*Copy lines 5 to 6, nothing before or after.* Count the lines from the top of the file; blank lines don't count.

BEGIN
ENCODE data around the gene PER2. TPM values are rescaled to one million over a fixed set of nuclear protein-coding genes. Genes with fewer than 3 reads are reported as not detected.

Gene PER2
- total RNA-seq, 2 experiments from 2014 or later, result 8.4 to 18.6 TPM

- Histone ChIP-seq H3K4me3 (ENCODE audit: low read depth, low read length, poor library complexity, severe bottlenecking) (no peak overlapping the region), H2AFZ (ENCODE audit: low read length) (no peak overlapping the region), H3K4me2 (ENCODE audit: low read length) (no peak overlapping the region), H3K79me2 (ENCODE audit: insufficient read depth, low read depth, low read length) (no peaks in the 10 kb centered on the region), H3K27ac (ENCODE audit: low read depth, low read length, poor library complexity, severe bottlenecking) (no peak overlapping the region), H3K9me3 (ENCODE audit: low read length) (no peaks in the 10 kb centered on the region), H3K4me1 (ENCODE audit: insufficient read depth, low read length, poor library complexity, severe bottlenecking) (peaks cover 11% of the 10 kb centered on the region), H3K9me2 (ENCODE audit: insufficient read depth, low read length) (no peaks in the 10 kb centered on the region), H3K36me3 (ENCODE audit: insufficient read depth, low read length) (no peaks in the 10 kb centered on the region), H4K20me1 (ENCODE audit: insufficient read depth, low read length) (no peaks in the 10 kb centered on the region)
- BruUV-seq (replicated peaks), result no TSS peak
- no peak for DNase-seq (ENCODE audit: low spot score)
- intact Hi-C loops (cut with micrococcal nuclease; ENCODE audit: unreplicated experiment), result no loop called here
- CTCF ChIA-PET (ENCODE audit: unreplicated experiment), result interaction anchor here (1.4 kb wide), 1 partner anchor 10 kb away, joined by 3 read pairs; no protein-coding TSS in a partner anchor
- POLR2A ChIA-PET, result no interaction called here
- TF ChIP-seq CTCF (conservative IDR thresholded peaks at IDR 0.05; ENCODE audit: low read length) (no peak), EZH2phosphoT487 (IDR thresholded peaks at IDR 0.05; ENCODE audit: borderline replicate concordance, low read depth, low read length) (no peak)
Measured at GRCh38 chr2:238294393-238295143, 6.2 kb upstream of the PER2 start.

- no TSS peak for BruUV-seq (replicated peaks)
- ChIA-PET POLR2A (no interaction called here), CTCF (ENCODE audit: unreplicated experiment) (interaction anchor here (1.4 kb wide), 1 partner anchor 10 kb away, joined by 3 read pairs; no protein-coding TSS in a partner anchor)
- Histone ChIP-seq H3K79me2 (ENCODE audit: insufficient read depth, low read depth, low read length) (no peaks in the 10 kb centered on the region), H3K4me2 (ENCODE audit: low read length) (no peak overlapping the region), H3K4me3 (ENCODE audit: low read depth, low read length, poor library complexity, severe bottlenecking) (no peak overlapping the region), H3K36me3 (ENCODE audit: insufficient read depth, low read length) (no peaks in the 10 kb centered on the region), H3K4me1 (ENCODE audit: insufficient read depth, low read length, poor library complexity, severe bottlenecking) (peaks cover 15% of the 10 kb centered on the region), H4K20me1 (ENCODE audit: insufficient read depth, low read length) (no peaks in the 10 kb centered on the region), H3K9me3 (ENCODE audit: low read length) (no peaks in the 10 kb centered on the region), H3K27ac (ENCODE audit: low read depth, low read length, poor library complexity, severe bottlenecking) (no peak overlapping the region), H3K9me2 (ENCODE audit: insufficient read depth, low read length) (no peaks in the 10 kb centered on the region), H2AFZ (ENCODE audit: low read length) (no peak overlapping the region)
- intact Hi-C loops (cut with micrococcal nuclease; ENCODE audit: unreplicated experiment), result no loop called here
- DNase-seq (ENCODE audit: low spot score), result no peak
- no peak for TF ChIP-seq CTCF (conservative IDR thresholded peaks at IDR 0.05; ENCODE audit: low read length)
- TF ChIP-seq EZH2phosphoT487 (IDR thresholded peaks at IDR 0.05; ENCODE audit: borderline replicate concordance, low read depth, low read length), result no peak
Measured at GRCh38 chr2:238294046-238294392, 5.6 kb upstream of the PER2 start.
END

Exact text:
- BruUV-seq (replicated peaks), result no TSS peak
- no peak for DNase-seq (ENCODE audit: low spot score)